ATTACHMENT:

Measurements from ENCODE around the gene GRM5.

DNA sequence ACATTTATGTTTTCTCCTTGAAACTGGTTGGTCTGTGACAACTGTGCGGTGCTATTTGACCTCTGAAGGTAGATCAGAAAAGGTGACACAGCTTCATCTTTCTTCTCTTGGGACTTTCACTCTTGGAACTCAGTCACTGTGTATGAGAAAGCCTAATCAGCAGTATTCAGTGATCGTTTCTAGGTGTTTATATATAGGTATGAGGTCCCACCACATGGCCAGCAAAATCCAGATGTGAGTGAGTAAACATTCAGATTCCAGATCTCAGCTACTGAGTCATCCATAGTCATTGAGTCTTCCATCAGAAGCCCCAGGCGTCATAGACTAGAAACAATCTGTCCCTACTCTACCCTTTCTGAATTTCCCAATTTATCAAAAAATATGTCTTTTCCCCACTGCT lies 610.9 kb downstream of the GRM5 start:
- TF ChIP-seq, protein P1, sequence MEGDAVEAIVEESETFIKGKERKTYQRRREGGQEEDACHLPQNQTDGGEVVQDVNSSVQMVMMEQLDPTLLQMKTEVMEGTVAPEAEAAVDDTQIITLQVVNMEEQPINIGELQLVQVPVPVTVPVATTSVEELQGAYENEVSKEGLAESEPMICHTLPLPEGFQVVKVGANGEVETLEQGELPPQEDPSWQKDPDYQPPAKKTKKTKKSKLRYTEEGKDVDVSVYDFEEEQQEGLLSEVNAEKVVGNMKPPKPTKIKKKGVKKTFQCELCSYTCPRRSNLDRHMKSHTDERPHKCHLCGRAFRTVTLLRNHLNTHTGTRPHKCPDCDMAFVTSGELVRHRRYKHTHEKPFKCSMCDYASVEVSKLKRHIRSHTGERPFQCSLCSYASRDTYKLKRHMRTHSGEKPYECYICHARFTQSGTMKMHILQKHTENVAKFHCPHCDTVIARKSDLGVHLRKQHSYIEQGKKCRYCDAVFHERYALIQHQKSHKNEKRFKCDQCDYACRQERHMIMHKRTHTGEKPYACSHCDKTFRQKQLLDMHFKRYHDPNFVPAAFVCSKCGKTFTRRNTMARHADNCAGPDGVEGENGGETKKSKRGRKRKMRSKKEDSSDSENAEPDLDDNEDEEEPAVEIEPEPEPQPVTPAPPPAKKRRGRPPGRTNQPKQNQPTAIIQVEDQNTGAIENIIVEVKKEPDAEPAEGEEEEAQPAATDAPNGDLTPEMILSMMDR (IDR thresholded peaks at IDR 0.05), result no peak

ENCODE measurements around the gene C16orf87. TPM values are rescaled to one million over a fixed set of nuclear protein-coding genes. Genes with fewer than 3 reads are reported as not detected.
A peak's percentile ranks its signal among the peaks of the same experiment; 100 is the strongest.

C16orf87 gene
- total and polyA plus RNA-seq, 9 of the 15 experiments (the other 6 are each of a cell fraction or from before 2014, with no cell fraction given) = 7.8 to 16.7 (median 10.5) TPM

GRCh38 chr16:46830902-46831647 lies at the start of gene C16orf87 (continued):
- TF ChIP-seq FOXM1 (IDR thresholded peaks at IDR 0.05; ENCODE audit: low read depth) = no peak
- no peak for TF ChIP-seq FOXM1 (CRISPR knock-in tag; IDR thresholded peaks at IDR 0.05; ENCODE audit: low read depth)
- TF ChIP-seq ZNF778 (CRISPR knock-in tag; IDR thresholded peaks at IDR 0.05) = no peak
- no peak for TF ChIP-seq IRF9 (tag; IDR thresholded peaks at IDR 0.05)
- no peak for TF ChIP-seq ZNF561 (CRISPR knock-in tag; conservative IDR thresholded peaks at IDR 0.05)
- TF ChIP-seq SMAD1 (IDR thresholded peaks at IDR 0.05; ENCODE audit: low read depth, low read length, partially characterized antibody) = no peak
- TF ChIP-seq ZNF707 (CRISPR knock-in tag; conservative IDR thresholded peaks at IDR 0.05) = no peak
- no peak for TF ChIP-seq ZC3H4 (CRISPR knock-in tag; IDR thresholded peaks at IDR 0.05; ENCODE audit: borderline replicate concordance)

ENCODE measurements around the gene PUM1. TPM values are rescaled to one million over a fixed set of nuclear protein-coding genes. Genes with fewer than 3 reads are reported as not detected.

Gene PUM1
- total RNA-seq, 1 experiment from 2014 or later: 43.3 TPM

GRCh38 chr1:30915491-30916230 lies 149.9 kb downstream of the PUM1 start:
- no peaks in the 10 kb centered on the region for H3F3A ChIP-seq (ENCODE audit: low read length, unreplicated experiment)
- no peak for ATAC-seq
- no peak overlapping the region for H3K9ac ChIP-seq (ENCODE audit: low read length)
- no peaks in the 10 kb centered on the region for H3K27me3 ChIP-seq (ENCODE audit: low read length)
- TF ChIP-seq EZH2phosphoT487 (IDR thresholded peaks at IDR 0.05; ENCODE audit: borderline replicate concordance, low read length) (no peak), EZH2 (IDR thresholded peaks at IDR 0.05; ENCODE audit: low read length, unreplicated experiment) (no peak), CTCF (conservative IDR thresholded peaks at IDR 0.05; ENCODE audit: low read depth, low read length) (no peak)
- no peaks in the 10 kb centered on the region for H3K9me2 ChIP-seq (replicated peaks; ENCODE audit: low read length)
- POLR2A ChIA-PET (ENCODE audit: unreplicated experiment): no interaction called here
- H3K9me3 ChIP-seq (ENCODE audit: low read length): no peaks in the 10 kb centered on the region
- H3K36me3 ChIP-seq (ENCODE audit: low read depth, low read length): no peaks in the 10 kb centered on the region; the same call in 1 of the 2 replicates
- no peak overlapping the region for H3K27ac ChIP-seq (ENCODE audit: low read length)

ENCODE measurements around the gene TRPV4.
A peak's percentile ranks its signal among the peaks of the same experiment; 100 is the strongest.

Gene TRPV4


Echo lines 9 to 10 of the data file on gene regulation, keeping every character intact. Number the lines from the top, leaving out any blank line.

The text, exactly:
- TF ChIP-seq FOXM1 (IDR thresholded peaks at IDR 0.05; ENCODE audit: low read depth) = no peak
- no peak for TF ChIP-seq FOXM1 (CRISPR knock-in tag; IDR thresholded peaks at IDR 0.05; ENCODE audit: low read depth)